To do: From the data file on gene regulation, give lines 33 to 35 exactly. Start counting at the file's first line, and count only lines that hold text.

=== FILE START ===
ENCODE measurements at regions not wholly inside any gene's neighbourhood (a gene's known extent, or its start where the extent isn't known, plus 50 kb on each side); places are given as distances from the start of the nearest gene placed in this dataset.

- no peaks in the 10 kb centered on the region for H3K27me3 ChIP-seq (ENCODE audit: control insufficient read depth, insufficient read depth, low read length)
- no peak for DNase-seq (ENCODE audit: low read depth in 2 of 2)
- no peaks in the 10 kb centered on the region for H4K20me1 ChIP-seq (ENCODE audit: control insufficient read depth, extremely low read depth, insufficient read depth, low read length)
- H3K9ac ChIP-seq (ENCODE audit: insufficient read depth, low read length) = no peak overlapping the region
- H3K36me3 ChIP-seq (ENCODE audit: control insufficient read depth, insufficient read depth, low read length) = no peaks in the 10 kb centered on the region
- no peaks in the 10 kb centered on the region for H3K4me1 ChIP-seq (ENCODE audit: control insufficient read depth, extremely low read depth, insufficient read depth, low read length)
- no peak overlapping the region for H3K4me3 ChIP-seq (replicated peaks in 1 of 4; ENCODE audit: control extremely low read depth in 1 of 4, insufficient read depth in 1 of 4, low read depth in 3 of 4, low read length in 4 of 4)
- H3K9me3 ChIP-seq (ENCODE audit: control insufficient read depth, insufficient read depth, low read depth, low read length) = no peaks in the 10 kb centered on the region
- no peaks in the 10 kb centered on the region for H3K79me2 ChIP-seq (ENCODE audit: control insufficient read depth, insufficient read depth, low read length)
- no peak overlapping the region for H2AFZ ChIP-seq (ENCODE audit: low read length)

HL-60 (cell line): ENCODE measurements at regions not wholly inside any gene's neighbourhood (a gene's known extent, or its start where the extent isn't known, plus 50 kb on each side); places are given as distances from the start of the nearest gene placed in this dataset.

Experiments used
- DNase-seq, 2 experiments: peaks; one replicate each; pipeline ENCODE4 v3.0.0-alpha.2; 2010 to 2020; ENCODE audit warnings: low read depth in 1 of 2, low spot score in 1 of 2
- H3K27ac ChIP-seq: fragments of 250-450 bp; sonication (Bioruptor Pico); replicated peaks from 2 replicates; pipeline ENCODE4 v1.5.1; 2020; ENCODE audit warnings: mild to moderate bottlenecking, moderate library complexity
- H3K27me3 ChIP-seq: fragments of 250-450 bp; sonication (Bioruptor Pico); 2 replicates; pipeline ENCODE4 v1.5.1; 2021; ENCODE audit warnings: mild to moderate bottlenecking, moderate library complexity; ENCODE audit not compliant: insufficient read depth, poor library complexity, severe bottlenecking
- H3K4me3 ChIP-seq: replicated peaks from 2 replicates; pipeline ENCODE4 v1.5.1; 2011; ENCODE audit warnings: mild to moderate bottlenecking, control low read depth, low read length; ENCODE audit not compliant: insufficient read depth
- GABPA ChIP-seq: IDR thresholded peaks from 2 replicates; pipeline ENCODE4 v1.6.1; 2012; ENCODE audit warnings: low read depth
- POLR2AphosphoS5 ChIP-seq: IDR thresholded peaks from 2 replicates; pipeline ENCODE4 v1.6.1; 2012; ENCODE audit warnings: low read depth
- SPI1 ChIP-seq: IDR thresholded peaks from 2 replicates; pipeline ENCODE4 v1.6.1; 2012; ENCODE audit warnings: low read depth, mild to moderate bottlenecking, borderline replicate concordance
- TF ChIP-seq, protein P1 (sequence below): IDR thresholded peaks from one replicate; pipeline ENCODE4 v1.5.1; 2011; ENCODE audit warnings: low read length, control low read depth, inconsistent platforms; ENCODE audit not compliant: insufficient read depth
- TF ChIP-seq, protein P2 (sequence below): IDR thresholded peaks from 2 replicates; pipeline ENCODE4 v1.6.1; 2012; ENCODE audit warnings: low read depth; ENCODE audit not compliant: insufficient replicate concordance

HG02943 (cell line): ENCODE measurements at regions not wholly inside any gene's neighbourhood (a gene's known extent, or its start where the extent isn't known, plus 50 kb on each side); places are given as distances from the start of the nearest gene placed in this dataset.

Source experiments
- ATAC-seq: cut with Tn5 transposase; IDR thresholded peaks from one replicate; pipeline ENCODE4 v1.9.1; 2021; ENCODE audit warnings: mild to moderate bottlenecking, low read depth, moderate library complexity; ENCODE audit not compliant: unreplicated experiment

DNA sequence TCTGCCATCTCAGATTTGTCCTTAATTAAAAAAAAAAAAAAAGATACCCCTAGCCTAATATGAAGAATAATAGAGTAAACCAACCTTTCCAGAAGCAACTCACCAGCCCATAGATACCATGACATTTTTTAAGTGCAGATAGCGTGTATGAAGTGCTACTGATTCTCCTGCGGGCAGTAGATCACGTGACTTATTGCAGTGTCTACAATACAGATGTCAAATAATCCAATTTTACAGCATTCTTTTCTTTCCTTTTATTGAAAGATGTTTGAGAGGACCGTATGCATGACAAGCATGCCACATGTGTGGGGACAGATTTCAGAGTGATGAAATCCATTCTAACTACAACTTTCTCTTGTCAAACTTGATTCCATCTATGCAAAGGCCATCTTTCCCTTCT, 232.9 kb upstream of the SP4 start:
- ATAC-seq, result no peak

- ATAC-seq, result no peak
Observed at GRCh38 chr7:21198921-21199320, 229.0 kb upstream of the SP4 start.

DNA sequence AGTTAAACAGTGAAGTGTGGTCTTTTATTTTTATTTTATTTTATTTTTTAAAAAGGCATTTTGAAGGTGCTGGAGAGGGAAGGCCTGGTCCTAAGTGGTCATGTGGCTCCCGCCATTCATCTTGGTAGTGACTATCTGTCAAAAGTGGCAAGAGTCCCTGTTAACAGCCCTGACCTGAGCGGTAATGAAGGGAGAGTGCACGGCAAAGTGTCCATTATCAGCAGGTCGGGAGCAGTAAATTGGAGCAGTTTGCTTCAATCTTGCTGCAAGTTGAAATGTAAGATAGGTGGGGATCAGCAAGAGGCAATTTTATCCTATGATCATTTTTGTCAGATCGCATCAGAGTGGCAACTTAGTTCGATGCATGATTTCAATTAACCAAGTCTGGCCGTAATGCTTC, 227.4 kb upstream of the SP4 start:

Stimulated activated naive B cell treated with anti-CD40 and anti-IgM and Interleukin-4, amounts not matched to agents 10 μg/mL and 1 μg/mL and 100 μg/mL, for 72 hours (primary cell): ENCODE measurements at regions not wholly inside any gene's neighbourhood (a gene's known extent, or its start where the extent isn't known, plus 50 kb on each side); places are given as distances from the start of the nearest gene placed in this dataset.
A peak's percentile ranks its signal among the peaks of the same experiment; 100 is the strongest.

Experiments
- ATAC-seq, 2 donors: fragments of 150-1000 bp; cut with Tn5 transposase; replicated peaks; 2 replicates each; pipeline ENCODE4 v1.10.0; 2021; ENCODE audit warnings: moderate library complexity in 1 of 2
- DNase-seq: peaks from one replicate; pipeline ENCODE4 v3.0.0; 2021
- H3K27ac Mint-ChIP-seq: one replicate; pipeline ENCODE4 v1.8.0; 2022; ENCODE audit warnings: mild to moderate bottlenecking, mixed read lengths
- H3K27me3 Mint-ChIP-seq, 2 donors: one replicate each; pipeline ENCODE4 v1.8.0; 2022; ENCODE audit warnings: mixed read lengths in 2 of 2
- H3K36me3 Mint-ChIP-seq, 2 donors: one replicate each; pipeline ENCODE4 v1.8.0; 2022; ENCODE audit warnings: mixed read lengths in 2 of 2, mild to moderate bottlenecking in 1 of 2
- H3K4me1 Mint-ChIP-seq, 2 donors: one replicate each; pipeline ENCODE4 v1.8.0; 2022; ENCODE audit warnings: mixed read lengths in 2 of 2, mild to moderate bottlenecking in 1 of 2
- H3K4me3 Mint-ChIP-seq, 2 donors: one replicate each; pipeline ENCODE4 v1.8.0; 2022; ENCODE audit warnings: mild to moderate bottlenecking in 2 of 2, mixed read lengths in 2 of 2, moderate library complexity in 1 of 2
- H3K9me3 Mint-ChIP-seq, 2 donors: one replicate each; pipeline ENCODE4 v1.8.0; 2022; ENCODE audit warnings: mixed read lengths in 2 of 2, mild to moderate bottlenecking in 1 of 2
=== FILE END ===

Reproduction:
Experiments
- ATAC-seq, 2 donors: fragments of 150-1000 bp; cut with Tn5 transposase; replicated peaks; 2 replicates each; pipeline ENCODE4 v1.10.0; 2021; ENCODE audit warnings: moderate library complexity in 1 of 2
- DNase-seq: peaks from one replicate; pipeline ENCODE4 v3.0.0; 2021